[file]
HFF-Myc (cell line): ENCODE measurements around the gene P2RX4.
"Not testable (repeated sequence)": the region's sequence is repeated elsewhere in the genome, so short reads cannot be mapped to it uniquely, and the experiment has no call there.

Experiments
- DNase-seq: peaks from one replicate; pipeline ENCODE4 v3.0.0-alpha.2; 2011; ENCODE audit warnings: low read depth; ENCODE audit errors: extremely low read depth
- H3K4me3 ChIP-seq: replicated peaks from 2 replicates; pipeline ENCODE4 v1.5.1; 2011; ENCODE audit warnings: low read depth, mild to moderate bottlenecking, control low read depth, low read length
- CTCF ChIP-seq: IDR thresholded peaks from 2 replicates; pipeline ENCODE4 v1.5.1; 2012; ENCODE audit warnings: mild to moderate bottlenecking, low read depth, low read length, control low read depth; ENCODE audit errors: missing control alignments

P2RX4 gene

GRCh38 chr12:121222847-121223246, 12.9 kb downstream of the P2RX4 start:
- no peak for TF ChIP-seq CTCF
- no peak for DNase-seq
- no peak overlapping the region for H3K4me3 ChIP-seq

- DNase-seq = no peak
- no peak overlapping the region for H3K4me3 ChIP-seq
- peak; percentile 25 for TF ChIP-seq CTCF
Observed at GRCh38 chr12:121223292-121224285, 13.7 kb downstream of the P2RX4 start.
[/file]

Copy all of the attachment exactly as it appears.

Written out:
HFF-Myc (cell line): ENCODE measurements around the gene P2RX4.
"Not testable (repeated sequence)": the region's sequence is repeated elsewhere in the genome, so short reads cannot be mapped to it uniquely, and the experiment has no call there.

Experiments
- DNase-seq: peaks from one replicate; pipeline ENCODE4 v3.0.0-alpha.2; 2011; ENCODE audit warnings: low read depth; ENCODE audit errors: extremely low read depth
- H3K4me3 ChIP-seq: replicated peaks from 2 replicates; pipeline ENCODE4 v1.5.1; 2011; ENCODE audit warnings: low read depth, mild to moderate bottlenecking, control low read depth, low read length
- CTCF ChIP-seq: IDR thresholded peaks from 2 replicates; pipeline ENCODE4 v1.5.1; 2012; ENCODE audit warnings: mild to moderate bottlenecking, low read depth, low read length, control low read depth; ENCODE audit errors: missing control alignments

P2RX4 gene

GRCh38 chr12:121222847-121223246, 12.9 kb downstream of the P2RX4 start:
- no peak for TF ChIP-seq CTCF
- no peak for DNase-seq
- no peak overlapping the region for H3K4me3 ChIP-seq

- DNase-seq = no peak
- no peak overlapping the region for H3K4me3 ChIP-seq
- peak; percentile 25 for TF ChIP-seq CTCF
Observed at GRCh38 chr12:121223292-121224285, 13.7 kb downstream of the P2RX4 start.